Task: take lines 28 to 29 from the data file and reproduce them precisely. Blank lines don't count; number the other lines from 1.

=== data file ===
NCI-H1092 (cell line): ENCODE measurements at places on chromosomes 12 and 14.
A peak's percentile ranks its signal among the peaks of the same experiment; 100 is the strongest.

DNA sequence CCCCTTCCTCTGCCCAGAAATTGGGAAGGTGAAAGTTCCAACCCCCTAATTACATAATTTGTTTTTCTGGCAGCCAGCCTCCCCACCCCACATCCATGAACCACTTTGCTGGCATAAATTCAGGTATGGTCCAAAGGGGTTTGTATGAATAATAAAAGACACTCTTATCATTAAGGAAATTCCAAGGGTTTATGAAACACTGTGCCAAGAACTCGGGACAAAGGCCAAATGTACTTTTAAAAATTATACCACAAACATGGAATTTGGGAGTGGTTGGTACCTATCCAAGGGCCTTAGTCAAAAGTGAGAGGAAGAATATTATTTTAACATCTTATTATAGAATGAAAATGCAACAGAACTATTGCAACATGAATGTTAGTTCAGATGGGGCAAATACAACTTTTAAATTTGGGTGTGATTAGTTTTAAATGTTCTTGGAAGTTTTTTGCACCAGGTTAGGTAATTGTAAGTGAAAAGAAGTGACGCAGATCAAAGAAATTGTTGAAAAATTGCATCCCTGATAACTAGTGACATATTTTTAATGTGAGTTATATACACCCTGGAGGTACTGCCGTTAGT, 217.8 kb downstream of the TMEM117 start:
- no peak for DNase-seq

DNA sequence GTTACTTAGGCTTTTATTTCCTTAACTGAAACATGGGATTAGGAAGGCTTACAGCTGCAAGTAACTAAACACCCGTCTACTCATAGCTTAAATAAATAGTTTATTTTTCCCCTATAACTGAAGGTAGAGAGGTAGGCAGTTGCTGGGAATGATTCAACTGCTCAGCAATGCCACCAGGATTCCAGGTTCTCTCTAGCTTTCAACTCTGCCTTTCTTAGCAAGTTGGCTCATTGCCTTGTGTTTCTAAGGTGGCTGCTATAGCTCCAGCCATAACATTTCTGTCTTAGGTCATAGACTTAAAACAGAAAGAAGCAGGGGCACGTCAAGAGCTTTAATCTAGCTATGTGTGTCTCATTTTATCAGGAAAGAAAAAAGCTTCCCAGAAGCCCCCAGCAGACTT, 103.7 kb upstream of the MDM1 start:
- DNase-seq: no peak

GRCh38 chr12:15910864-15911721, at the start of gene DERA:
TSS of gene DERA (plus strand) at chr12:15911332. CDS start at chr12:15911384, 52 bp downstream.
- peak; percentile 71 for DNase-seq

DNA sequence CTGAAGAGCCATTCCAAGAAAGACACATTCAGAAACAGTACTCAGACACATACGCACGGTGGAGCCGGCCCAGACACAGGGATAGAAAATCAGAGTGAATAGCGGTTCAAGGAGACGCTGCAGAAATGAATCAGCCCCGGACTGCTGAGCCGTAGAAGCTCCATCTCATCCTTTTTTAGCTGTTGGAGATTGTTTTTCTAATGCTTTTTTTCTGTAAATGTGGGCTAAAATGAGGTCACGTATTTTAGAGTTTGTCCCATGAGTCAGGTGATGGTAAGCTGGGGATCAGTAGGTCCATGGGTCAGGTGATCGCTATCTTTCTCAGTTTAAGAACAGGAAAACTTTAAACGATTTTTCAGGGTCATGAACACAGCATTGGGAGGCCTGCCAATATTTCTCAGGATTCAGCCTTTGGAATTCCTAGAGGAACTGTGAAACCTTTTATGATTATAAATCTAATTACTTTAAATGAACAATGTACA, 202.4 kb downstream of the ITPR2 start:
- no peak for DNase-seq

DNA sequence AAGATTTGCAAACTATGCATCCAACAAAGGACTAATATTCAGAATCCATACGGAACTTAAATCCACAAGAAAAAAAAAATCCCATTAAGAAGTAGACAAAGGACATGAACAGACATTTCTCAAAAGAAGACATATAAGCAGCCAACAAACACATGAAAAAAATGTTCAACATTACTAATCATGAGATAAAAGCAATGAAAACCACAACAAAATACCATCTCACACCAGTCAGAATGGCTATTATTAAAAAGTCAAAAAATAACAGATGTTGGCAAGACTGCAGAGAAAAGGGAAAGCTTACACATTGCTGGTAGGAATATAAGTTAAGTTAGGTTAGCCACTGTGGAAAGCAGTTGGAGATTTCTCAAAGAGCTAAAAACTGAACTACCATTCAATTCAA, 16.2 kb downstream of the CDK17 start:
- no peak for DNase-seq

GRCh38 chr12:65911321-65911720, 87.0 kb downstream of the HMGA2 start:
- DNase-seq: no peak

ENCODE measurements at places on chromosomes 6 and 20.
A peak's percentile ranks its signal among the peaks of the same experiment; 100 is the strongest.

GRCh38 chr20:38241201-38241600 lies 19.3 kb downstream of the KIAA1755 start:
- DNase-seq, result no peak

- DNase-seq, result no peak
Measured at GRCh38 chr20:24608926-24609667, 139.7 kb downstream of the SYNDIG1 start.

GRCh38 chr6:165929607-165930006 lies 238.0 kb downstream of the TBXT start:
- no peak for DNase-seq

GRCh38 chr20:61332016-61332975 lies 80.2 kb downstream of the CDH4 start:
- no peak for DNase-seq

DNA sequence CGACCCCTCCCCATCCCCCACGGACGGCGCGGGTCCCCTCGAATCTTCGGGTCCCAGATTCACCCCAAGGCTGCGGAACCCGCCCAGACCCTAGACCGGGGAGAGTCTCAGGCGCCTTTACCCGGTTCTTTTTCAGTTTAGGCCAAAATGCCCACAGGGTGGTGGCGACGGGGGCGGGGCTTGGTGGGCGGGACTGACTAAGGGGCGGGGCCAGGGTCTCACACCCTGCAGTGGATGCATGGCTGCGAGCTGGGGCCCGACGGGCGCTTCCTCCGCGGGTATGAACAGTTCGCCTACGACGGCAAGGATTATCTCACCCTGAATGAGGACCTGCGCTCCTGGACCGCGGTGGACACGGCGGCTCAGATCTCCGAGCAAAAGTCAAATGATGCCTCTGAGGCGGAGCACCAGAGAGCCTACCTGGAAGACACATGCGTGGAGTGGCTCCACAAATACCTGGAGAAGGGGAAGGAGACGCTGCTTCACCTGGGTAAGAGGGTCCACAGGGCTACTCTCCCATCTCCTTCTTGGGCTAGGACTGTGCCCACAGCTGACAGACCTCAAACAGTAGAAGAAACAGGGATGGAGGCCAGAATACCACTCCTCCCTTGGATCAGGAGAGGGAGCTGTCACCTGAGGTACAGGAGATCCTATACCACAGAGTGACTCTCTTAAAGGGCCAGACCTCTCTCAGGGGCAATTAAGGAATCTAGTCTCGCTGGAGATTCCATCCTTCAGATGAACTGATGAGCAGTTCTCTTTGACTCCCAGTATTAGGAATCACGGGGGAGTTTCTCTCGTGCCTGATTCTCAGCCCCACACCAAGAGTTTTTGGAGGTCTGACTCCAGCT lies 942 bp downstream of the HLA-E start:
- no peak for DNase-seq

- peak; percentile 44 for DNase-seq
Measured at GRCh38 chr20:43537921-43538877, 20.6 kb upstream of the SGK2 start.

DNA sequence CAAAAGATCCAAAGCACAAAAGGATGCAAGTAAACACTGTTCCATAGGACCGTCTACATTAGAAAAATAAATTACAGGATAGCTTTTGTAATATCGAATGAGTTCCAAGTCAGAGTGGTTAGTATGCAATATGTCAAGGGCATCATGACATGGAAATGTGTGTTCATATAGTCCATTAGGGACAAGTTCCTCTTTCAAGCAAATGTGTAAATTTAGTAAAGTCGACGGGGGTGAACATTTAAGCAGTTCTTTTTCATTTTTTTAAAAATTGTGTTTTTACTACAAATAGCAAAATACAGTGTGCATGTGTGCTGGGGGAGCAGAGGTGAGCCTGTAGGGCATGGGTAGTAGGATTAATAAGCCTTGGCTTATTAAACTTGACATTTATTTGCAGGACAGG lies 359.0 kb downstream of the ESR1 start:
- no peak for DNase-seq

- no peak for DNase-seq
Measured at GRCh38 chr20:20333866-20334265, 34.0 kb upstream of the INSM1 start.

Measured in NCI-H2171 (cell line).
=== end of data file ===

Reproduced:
- peak; percentile 44 for DNase-seq
Measured at GRCh38 chr20:43537921-43538877, 20.6 kb upstream of the SGK2 start.